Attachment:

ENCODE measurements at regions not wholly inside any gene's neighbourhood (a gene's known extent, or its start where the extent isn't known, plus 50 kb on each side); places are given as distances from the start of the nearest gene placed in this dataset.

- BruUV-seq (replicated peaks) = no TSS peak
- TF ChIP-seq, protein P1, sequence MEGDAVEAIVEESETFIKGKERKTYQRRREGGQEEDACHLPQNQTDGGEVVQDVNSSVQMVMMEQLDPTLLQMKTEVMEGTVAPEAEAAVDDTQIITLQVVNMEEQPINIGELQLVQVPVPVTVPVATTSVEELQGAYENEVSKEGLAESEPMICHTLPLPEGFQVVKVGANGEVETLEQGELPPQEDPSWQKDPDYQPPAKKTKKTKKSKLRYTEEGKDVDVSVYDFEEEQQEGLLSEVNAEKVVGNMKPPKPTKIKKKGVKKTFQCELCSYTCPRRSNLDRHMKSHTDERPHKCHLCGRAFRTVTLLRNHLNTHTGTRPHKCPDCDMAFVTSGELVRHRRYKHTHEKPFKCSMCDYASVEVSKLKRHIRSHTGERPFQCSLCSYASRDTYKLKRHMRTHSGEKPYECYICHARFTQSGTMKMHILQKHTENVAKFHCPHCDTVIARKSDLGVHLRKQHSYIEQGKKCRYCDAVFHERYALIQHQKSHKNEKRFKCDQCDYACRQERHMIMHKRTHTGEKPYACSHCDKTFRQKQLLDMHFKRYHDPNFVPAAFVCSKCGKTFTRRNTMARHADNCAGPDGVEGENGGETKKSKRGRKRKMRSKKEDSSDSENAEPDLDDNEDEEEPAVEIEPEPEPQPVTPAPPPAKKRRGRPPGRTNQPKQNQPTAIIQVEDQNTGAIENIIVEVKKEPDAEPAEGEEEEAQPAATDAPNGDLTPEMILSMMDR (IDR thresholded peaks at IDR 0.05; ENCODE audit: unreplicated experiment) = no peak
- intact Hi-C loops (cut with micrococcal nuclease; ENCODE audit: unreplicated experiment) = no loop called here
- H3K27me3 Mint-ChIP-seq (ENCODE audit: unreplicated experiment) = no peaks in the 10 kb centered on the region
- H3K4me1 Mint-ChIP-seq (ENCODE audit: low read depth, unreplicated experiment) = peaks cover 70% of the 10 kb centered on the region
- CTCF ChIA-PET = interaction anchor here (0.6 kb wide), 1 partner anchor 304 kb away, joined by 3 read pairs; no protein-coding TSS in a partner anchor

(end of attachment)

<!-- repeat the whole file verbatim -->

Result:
ENCODE measurements at regions not wholly inside any gene's neighbourhood (a gene's known extent, or its start where the extent isn't known, plus 50 kb on each side); places are given as distances from the start of the nearest gene placed in this dataset.

- BruUV-seq (replicated peaks) = no TSS peak
- TF ChIP-seq, protein P1, sequence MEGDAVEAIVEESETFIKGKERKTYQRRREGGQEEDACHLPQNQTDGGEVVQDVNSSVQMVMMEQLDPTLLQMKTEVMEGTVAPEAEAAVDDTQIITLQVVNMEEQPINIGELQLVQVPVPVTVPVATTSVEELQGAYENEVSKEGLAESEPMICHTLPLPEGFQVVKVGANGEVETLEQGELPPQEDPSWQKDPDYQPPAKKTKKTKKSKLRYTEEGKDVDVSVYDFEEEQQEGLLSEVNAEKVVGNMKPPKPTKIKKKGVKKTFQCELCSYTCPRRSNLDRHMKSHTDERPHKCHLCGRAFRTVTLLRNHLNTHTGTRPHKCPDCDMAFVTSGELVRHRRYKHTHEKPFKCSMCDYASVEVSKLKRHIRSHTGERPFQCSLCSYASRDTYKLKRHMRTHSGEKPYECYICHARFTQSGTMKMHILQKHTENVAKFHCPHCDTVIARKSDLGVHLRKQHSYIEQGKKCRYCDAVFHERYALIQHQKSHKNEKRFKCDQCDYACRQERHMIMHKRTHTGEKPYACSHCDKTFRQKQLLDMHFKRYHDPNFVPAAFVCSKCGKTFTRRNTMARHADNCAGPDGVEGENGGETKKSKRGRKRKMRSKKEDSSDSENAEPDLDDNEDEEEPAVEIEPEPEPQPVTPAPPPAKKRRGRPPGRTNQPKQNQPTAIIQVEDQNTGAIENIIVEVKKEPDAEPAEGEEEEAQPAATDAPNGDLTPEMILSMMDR (IDR thresholded peaks at IDR 0.05; ENCODE audit: unreplicated experiment) = no peak
- intact Hi-C loops (cut with micrococcal nuclease; ENCODE audit: unreplicated experiment) = no loop called here
- H3K27me3 Mint-ChIP-seq (ENCODE audit: unreplicated experiment) = no peaks in the 10 kb centered on the region
- H3K4me1 Mint-ChIP-seq (ENCODE audit: low read depth, unreplicated experiment) = peaks cover 70% of the 10 kb centered on the region
- CTCF ChIA-PET = interaction anchor here (0.6 kb wide), 1 partner anchor 304 kb away, joined by 3 read pairs; no protein-coding TSS in a partner anchor